The U.S. Fish and Wildlife Service surreptitiously authorized the U.S. Department of Agriculture’s Wildlife Service to kill four endangered Mexican gray wolves in New Mexico on behalf of the livestock industry between March 23 and March 28, according to three agency memos.
The quick-succession shootings of two members of the Prieto pack and two from the Mangas pack make this the bloodiest bout of federal wolf-killing in the Southwest since 2006, when an entire nine-member wolf family in Arizona was taken out. The Mangas pack lives near the state line with Arizona, while the Prieto pack lives several dozen miles to the southeast. Both are in so-called “problem allotments” where chronically poor livestock management has resulted in previous removals of wolves.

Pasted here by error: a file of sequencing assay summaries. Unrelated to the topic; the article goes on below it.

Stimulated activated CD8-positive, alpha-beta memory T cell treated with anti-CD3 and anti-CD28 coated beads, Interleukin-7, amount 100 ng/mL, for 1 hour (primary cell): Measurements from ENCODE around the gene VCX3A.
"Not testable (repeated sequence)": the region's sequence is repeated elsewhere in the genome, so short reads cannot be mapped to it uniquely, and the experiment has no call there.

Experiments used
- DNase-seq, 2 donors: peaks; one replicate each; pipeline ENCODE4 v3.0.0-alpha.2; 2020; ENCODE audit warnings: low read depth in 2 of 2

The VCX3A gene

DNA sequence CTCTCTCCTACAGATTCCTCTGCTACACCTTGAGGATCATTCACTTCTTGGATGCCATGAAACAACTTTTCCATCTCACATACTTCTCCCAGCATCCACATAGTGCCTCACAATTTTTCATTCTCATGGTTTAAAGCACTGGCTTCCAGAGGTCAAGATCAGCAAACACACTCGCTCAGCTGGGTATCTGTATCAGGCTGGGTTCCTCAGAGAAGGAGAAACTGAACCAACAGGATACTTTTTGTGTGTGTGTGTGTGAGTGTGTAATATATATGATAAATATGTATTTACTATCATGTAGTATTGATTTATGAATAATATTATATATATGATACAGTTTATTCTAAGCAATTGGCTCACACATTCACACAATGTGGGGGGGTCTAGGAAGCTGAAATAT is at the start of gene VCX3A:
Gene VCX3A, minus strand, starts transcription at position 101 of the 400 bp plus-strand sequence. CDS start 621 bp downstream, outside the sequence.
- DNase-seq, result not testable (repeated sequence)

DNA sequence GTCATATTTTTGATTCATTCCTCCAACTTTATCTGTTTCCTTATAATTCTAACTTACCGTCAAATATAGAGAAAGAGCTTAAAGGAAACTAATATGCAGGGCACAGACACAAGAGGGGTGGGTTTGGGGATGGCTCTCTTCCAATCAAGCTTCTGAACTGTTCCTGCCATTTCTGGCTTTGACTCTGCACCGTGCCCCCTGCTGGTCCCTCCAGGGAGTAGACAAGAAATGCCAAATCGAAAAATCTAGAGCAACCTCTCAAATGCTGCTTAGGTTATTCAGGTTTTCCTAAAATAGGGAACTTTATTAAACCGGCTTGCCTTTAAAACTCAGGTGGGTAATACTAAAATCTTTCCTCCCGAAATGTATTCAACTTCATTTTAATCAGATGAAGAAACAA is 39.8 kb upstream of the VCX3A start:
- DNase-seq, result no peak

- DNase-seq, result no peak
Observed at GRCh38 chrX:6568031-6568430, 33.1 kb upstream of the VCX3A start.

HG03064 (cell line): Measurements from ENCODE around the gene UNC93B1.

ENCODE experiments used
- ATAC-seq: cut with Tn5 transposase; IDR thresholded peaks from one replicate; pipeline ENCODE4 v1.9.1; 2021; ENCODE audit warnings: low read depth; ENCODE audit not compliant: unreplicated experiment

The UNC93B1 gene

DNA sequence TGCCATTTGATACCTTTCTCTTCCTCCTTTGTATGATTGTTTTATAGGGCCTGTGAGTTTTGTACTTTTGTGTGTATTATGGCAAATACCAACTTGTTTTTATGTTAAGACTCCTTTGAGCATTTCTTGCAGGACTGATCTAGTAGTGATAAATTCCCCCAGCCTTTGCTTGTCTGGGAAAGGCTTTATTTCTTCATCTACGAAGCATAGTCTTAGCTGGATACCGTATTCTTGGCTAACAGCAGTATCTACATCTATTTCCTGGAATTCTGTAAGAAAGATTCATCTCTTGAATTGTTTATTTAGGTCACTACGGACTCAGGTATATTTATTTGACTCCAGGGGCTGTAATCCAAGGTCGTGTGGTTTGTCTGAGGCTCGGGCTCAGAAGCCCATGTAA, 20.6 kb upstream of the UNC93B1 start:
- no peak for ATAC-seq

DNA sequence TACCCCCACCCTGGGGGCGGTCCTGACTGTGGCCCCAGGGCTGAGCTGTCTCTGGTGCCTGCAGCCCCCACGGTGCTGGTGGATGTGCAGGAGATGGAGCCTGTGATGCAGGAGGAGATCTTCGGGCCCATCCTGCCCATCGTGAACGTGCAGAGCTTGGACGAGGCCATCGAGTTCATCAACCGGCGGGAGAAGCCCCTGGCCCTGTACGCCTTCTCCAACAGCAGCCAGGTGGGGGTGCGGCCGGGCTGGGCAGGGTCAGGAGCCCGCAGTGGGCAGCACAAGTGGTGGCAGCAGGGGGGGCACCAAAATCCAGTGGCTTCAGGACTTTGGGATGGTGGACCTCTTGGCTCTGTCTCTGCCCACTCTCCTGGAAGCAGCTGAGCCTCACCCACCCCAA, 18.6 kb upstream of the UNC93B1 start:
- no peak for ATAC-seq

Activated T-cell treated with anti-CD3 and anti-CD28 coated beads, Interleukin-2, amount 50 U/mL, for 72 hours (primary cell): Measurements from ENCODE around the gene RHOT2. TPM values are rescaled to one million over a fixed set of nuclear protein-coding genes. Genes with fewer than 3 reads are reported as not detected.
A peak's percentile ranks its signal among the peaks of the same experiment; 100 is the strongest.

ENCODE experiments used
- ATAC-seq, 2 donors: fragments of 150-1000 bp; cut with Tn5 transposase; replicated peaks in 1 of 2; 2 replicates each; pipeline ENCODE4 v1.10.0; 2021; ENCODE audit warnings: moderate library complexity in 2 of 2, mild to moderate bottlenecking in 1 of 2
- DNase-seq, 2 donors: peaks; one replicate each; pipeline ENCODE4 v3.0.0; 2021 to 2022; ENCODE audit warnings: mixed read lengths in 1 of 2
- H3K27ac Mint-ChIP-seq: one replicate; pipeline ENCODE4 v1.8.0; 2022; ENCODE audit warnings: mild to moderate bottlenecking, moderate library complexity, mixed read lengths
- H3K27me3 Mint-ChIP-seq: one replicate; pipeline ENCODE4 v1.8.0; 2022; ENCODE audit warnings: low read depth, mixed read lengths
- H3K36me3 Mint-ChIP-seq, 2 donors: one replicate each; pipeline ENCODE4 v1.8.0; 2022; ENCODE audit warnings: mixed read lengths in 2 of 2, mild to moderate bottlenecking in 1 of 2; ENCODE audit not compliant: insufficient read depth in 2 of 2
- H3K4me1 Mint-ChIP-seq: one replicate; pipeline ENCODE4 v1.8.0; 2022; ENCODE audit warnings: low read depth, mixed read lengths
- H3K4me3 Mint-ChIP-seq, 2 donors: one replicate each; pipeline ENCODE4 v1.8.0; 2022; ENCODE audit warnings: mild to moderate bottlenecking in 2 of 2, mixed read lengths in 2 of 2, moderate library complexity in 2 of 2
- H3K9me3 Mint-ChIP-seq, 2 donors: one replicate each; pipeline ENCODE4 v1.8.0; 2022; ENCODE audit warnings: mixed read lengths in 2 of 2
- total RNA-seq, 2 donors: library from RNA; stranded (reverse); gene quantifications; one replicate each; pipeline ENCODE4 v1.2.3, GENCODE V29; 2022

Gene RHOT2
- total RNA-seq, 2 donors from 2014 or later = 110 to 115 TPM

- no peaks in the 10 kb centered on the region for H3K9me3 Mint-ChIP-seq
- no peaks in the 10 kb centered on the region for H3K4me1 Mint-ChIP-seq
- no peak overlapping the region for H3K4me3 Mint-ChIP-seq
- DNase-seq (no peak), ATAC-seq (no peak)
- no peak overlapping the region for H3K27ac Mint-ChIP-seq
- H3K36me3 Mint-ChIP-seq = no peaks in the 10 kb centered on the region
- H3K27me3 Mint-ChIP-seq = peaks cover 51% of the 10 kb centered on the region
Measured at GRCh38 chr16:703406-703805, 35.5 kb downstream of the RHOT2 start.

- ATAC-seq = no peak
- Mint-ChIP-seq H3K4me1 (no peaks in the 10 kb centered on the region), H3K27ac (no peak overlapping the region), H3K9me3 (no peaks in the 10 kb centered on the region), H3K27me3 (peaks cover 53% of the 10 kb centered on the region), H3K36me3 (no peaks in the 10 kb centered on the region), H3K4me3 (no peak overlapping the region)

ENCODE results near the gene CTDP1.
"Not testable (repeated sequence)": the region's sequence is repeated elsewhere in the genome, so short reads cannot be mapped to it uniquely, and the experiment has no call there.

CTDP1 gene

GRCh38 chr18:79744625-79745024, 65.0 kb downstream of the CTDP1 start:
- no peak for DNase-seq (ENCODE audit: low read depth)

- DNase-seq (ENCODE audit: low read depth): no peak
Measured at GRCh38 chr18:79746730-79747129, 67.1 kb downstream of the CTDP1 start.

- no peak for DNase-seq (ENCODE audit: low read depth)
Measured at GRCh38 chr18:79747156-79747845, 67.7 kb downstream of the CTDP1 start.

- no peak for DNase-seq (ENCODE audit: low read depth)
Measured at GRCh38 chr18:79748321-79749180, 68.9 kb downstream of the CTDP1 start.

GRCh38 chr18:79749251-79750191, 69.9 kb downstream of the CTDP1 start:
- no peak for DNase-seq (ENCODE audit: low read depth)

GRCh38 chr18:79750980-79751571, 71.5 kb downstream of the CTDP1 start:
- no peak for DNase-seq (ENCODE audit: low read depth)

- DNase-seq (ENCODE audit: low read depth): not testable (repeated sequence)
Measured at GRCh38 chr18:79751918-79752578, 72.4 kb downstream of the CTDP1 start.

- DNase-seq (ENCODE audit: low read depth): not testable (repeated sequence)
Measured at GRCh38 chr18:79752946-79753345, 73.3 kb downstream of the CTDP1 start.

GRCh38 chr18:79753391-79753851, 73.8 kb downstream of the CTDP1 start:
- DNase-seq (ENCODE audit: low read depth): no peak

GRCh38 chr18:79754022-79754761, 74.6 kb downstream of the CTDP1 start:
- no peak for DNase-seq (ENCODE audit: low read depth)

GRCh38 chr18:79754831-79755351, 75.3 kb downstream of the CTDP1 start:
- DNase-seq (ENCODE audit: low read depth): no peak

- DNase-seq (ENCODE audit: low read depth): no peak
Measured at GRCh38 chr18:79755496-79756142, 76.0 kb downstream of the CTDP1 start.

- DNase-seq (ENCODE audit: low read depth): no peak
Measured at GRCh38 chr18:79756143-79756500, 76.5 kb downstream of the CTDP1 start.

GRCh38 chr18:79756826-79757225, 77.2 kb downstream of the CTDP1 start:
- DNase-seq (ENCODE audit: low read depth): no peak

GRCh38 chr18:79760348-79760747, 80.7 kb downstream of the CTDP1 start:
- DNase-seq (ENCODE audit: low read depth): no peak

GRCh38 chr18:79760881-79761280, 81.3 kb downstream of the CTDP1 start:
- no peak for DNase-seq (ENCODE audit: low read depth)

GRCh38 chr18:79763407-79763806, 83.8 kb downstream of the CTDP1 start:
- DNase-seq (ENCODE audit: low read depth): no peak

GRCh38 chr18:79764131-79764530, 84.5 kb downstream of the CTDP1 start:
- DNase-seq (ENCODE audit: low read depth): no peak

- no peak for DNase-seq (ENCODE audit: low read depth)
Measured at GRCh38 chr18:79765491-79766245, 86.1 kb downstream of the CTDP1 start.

“It is absurd that the onus for coexistence is placed on these endangered, native wolves rather than on subsidized public lands ranchers who have introduced cattle where they don’t belong,” said Chris Smith of WildEarth Guardians. “A subset of ranchers who would rather have native species killed than improve their livestock management is literally calling the shots for the U.S. Fish and Wildlife Service.”
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